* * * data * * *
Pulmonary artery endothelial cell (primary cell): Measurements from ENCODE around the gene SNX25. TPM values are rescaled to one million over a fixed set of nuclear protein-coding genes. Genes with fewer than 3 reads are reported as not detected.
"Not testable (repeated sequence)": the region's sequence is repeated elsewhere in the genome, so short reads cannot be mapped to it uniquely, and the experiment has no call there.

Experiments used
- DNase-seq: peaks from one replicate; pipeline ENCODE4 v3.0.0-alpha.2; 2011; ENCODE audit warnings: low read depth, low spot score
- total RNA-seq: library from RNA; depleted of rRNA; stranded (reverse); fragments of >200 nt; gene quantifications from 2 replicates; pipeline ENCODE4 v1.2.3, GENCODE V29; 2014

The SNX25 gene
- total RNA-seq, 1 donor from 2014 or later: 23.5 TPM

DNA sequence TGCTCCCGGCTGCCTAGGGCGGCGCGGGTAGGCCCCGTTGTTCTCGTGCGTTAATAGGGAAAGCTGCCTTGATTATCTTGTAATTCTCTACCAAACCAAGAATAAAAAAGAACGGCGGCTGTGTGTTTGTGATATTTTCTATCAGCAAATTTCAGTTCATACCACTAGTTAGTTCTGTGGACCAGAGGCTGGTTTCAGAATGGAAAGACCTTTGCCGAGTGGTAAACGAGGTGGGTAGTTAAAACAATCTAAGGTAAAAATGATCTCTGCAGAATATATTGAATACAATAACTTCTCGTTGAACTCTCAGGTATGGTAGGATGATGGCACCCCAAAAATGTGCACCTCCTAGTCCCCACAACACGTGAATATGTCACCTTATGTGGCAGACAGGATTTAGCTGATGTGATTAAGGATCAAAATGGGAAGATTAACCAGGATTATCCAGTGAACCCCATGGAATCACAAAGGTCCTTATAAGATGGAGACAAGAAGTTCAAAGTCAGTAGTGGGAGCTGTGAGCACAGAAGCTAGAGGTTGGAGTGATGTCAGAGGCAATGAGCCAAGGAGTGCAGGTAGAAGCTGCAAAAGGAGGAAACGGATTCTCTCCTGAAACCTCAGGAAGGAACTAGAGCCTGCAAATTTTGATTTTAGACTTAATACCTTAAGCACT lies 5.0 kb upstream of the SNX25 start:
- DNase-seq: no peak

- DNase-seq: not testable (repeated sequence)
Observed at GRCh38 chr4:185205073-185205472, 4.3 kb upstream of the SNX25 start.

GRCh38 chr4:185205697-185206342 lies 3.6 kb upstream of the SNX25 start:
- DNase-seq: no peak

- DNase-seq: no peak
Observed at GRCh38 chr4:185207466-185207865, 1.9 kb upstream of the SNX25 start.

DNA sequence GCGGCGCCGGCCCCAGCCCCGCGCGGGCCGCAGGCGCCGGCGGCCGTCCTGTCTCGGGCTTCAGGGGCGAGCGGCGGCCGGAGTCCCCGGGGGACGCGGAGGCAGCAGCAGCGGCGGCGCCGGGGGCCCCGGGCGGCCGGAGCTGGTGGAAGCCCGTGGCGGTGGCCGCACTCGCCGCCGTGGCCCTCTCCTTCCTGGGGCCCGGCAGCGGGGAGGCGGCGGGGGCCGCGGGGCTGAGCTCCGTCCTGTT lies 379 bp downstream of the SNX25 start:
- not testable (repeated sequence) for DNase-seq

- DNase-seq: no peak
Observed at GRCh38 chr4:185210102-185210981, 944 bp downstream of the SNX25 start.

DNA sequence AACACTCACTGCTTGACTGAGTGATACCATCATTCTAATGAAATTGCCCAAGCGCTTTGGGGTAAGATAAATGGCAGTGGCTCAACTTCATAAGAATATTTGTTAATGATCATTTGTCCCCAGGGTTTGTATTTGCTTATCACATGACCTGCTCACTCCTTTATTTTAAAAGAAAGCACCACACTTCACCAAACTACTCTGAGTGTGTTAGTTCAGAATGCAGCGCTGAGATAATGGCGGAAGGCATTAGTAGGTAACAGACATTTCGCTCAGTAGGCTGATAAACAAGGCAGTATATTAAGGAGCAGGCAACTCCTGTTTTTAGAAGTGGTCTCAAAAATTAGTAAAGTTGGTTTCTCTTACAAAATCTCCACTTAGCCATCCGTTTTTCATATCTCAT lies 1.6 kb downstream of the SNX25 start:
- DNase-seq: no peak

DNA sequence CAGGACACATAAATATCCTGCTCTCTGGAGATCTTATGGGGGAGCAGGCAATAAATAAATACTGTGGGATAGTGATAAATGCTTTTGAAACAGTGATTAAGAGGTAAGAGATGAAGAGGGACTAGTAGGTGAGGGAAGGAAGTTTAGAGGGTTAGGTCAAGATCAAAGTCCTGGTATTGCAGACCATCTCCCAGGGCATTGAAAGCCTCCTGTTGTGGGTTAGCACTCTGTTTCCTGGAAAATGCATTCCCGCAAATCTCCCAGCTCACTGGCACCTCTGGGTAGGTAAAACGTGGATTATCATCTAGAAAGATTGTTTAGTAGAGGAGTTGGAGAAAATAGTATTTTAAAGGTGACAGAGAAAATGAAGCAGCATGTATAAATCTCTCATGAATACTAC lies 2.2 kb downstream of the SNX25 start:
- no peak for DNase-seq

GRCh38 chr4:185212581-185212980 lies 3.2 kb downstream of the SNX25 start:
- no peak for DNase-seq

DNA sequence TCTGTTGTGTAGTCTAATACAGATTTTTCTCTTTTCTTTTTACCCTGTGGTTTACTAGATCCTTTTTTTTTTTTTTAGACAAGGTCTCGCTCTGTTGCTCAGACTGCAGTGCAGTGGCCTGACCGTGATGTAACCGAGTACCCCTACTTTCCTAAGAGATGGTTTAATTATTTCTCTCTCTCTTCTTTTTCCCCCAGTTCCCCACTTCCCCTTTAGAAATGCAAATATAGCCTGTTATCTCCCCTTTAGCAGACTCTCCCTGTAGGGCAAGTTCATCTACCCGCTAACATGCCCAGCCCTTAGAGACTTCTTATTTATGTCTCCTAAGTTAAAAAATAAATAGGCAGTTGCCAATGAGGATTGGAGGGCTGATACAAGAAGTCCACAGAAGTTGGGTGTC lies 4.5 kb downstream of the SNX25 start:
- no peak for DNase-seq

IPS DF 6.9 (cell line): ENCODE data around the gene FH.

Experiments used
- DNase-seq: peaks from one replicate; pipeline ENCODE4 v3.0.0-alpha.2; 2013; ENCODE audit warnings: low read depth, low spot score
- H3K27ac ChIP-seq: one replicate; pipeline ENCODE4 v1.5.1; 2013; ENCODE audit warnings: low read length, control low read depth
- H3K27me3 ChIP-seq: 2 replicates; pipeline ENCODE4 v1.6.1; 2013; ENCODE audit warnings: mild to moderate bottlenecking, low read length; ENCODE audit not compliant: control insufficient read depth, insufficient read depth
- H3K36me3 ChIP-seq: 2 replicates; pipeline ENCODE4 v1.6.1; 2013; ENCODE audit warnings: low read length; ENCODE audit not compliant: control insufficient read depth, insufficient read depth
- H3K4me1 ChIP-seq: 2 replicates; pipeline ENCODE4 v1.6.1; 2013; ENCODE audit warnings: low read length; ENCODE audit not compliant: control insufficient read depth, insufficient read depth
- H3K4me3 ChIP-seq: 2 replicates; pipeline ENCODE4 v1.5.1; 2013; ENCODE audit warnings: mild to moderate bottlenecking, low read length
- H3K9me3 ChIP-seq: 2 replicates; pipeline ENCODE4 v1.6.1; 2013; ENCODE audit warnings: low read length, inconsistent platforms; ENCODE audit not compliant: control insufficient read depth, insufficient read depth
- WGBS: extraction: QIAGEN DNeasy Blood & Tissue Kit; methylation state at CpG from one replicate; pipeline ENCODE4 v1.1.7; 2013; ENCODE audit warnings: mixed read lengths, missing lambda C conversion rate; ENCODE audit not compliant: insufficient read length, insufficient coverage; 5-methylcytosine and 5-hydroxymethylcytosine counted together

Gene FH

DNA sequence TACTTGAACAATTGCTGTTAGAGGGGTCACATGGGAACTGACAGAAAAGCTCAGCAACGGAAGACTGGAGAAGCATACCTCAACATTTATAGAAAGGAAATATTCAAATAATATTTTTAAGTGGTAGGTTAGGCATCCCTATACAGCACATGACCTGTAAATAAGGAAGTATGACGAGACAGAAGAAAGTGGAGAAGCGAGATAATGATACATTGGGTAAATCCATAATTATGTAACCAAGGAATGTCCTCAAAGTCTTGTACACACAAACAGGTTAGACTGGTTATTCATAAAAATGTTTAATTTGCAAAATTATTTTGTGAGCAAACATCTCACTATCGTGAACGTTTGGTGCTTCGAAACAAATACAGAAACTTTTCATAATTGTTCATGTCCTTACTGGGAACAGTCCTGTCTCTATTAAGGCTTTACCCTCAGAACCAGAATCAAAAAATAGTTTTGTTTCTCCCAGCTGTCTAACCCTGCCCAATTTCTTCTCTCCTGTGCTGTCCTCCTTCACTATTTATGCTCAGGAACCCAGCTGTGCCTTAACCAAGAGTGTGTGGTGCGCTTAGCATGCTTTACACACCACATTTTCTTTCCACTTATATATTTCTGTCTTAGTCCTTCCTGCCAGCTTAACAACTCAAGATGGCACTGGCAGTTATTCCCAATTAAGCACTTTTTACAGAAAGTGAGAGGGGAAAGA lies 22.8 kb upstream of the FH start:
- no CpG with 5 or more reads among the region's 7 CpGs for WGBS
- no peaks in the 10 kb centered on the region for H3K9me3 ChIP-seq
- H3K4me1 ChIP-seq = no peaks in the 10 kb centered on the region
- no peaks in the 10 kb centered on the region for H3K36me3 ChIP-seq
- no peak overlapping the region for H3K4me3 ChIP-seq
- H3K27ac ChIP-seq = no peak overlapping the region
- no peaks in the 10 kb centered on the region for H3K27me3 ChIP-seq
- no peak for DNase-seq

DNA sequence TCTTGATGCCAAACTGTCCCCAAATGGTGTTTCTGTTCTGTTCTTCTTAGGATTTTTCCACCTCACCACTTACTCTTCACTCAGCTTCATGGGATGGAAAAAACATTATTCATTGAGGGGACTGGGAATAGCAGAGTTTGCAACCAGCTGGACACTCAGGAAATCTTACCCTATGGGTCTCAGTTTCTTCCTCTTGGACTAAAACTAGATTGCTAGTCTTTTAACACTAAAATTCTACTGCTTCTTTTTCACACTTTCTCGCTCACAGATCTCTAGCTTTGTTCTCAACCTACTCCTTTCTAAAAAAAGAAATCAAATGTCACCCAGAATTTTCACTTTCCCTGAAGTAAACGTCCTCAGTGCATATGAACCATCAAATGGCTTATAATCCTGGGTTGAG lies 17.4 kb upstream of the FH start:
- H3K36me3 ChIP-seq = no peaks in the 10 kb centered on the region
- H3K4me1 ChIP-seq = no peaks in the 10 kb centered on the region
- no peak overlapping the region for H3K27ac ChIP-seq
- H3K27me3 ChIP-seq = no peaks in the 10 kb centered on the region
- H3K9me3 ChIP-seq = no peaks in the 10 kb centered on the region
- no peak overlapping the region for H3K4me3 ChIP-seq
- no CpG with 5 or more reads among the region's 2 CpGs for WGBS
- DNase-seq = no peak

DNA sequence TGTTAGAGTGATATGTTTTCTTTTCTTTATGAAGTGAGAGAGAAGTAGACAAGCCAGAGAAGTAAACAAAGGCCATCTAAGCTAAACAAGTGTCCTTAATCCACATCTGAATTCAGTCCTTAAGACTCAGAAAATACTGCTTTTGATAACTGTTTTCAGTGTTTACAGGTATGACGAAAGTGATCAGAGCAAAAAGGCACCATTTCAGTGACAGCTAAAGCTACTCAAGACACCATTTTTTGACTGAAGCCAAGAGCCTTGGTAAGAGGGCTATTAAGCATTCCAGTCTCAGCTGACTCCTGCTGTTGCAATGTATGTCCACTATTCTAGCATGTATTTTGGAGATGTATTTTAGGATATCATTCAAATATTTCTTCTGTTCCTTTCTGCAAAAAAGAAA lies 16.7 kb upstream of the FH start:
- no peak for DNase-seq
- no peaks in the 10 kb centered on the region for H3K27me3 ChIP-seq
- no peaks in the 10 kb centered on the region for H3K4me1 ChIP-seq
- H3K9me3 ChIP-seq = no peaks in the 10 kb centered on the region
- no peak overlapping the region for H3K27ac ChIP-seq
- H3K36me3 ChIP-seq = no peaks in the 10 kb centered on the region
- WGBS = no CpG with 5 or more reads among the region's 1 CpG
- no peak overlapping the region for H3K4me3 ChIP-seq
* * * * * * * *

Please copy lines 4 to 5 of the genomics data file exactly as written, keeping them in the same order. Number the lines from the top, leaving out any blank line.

- DNase-seq: peaks from one replicate; pipeline ENCODE4 v3.0.0-alpha.2; 2011; ENCODE audit warnings: low read depth, low spot score
- total RNA-seq: library from RNA; depleted of rRNA; stranded (reverse); fragments of >200 nt; gene quantifications from 2 replicates; pipeline ENCODE4 v1.2.3, GENCODE V29; 2014